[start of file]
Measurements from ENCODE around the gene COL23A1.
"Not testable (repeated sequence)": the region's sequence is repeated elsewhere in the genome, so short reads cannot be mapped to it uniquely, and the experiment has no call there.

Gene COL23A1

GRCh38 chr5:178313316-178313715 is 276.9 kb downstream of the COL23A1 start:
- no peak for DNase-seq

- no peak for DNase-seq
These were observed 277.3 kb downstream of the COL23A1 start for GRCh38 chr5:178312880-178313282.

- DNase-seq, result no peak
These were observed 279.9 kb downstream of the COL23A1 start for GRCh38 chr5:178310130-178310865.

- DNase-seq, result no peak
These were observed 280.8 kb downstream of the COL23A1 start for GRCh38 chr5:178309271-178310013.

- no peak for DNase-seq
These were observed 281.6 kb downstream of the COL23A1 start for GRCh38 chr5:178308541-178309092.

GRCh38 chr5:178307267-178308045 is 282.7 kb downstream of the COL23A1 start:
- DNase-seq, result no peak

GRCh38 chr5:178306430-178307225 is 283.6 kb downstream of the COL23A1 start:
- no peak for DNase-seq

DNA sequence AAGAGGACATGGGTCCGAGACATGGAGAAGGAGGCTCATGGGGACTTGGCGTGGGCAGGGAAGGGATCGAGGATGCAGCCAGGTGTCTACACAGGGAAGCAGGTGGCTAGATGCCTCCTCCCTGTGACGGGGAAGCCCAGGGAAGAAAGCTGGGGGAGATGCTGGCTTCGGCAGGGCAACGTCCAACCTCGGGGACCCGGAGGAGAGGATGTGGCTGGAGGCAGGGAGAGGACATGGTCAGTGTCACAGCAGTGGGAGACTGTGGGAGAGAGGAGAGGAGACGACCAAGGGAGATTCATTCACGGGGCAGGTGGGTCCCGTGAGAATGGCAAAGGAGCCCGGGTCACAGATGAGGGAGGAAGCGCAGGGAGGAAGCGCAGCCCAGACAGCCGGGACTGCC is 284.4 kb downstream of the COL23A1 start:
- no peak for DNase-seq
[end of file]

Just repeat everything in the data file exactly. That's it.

Measurements from ENCODE around the gene COL23A1.
"Not testable (repeated sequence)": the region's sequence is repeated elsewhere in the genome, so short reads cannot be mapped to it uniquely, and the experiment has no call there.

Gene COL23A1

GRCh38 chr5:178313316-178313715 is 276.9 kb downstream of the COL23A1 start:
- no peak for DNase-seq

- no peak for DNase-seq
These were observed 277.3 kb downstream of the COL23A1 start for GRCh38 chr5:178312880-178313282.

- DNase-seq, result no peak
These were observed 279.9 kb downstream of the COL23A1 start for GRCh38 chr5:178310130-178310865.

- DNase-seq, result no peak
These were observed 280.8 kb downstream of the COL23A1 start for GRCh38 chr5:178309271-178310013.

- no peak for DNase-seq
These were observed 281.6 kb downstream of the COL23A1 start for GRCh38 chr5:178308541-178309092.

GRCh38 chr5:178307267-178308045 is 282.7 kb downstream of the COL23A1 start:
- DNase-seq, result no peak

GRCh38 chr5:178306430-178307225 is 283.6 kb downstream of the COL23A1 start:
- no peak for DNase-seq

DNA sequence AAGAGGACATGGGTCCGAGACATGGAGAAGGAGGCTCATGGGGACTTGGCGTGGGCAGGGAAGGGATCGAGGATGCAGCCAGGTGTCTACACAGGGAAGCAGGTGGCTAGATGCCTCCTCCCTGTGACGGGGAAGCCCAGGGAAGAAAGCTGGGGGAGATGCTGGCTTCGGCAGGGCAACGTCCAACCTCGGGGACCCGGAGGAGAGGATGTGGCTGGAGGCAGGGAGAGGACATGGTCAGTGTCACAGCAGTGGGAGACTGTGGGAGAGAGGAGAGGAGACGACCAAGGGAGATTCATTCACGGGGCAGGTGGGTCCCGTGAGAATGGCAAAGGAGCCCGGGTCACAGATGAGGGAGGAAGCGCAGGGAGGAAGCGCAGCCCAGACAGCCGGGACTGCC is 284.4 kb downstream of the COL23A1 start:
- no peak for DNase-seq